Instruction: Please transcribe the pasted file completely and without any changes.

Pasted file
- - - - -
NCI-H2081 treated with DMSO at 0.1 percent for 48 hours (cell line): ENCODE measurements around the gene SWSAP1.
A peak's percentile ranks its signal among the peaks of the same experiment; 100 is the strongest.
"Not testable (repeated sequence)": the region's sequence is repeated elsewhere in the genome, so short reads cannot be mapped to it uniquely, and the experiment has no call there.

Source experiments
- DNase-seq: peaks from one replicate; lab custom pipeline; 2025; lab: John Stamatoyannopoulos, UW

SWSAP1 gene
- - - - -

NCI-H2081 treated with DMSO at 0.1 percent for 48 hours (cell line): ENCODE measurements around the gene SWSAP1.
A peak's percentile ranks its signal among the peaks of the same experiment; 100 is the strongest.
"Not testable (repeated sequence)": the region's sequence is repeated elsewhere in the genome, so short reads cannot be mapped to it uniquely, and the experiment has no call there.

Source experiments
- DNase-seq: peaks from one replicate; lab custom pipeline; 2025; lab: John Stamatoyannopoulos, UW

SWSAP1 gene